April Fool’s Day has been around for hundreds of years and perpetrated by many cultures, but its exact origins are unclear.
A controversial claim is that it is by Geoffrey Chaucer Canterbury Talesappeared 1400.
In the nun-priest story portion of the book, a poet describes how a fox tricked the vain rooster Chauntecleer 32 days from the beginning of March, which coincided with April 1st.
However, historians have determined that this is a copying error of the handwritten text. Chaucer is referring to the constellation Taurus – only visible in the sky in May.
Another theory holds that it dates from the introduction of the Gregorian calendar in 1582 across continental Europe. Pope Gregory XIII called for celebrating New Year’s Day on January 1 instead of late March.
Some missed direction and celebrated April Fools’ Day, leading to poking fun at her. However, this is also controversial, especially in Great Britain, where the calendar was not introduced until 1752.
Others have linked it to the ancient Roman festival of Hilaria, when people would dress up and make fun of each other at the end of March.
Regardless of its origins, the day has led to some famous – and infamous – pranks in more recent times.
Shannon Airport is to be renamed
In 2014, local radio station Clare FM ran a story that Shannon Airport was to be renamed in honor of All-Ireland winner Davy Fitzgerald.
The piece referenced the success of renaming Liverpool Airport after Beatle John Lennon, while the airport’s CEO also wished people a Happy April 1st.
Volkswagen’s name change backfires
In a recent example, the German automaker issued a press release this week announcing that it would be changing its name to “Voltswagen” in the US.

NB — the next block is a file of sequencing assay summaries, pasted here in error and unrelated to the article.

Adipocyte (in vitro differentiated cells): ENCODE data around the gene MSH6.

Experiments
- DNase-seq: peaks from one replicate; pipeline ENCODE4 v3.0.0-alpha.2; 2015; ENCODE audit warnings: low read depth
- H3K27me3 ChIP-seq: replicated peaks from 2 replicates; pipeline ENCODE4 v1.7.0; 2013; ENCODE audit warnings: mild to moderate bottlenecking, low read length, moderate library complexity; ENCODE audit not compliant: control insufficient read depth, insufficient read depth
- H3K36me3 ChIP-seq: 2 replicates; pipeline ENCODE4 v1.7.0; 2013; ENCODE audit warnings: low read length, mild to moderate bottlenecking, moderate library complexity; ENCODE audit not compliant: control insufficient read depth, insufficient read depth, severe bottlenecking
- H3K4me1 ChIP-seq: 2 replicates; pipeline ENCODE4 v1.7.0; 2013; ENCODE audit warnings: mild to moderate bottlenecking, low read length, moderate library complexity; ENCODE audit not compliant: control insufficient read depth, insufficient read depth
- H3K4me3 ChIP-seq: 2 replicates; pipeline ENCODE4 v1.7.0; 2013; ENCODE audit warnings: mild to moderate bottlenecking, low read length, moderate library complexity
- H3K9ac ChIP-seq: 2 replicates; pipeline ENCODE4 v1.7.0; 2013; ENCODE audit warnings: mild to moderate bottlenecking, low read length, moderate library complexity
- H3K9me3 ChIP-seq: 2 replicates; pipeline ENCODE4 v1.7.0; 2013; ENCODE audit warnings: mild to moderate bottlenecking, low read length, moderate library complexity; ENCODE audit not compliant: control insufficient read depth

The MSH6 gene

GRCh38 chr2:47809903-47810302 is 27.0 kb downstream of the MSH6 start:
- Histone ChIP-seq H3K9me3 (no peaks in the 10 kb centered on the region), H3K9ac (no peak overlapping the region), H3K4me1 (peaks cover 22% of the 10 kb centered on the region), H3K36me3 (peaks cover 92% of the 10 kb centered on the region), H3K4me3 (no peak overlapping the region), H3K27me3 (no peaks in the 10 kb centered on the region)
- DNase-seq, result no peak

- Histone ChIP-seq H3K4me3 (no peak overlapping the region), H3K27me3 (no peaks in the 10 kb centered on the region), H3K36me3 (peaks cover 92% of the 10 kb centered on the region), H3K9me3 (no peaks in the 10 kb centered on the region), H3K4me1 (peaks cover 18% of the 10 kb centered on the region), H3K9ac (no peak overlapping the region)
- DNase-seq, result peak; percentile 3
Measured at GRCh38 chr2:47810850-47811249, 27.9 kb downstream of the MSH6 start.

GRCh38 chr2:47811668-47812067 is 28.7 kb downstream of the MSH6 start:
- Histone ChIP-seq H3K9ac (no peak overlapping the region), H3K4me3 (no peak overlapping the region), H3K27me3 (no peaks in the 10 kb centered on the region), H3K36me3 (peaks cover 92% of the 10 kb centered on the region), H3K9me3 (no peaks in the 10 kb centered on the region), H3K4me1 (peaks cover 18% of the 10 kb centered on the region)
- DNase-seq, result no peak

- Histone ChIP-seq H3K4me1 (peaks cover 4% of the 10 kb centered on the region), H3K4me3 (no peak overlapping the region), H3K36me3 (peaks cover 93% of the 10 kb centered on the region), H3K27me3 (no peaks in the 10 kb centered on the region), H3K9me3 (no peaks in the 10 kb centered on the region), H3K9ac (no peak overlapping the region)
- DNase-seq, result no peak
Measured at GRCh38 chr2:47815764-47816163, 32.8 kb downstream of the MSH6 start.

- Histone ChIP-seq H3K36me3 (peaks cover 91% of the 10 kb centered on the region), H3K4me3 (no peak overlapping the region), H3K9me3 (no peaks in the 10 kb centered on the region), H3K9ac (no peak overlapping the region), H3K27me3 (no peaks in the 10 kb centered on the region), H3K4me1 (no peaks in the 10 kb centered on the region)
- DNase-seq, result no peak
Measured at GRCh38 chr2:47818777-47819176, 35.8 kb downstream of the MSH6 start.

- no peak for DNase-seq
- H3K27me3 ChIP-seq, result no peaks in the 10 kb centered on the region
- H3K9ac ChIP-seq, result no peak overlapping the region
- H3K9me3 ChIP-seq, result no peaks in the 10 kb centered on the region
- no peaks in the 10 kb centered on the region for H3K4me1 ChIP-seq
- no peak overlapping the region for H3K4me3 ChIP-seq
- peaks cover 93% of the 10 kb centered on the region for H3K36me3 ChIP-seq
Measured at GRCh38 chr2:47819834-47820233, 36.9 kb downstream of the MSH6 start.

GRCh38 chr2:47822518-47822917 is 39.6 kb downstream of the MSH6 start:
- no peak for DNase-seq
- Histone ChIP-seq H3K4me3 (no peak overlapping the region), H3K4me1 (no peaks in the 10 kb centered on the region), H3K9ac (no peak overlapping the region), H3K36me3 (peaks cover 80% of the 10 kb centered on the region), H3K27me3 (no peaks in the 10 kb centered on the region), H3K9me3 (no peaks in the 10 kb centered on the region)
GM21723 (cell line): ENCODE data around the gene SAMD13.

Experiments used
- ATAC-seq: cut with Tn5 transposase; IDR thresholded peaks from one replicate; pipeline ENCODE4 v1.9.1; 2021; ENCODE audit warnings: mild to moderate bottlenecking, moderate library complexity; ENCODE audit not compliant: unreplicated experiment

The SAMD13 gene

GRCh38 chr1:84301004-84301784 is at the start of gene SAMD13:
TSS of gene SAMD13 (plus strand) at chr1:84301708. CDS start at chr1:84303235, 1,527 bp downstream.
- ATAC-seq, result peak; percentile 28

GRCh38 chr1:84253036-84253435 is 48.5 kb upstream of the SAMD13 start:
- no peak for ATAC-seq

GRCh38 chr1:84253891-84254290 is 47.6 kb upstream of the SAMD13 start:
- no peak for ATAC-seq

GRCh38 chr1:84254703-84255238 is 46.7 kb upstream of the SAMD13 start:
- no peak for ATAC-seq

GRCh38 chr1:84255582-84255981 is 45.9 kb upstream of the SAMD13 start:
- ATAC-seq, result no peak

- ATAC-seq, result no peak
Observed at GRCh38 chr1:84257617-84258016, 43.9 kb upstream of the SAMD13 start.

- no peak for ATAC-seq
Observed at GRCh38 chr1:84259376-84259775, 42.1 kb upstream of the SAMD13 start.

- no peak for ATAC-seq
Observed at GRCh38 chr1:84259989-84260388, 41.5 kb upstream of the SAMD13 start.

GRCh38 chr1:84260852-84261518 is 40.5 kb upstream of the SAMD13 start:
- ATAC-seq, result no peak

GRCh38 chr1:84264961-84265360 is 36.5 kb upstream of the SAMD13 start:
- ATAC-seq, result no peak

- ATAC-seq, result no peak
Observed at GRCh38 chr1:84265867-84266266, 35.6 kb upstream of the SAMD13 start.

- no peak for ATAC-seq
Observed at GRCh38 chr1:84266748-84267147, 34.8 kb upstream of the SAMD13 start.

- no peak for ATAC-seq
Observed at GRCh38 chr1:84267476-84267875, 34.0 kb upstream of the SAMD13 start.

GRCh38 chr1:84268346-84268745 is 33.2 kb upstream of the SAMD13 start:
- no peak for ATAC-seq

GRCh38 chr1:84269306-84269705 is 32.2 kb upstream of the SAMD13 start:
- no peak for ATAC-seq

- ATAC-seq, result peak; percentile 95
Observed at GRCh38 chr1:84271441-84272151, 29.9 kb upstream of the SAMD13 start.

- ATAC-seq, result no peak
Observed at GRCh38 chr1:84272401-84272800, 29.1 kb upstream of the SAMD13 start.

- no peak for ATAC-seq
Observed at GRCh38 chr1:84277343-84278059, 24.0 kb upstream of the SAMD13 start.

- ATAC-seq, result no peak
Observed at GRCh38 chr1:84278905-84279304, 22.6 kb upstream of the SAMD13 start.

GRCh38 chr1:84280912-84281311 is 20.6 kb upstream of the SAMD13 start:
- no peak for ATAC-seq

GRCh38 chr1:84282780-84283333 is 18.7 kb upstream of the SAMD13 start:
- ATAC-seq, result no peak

This is, the company said, to highlight its efforts in making electric cars.
“We know 66 is an unusual age to change your name, but we’ve always been young at heart. Introducing Voltswagen,” it said in a tweet.
But the company then had to admit that this was an April Fool’s joke that leaked too soon.
Big Ben goes digital
On April 1, 1980, the BBC reported that the legendary London clock would be digitized and its hands given away to the first four callers to the station.
The report prompted a notable reaction from angry listeners as well as some who called in hoping to win a hand.
“Surprisingly, few people found it funny,” reported Tony Lightley of the BBC’s foreign service.
Burger King’s left-handed burger
In 1998, the fast-food chain paid for advertising space in the US to promote its new product, a left-handed burger. Thousands of people were reported to be visiting restaurants asking for the burger, while some requested a right-hand version.
Joe Duffy hits fool’s gold
As early as the 1990s, broadcaster Joe Duffy broke the news on April 1 that Croatia had withdrawn from the 1996 European Football Championship.
This would make way for Big Jack Charlton’s Ireland to enter. Hundreds who flooded the FAI with ticket requests didn’t see the funny side.
https://www.independent.ie/life/from-big-ben-going-digital-to-shannon-airport-being-renamed-the-best-of-april-fools-40263274.html April Fool’s Day 2022: From the digitization of Big Ben to the renaming of Shannon Airport, the best of April Fool’s Day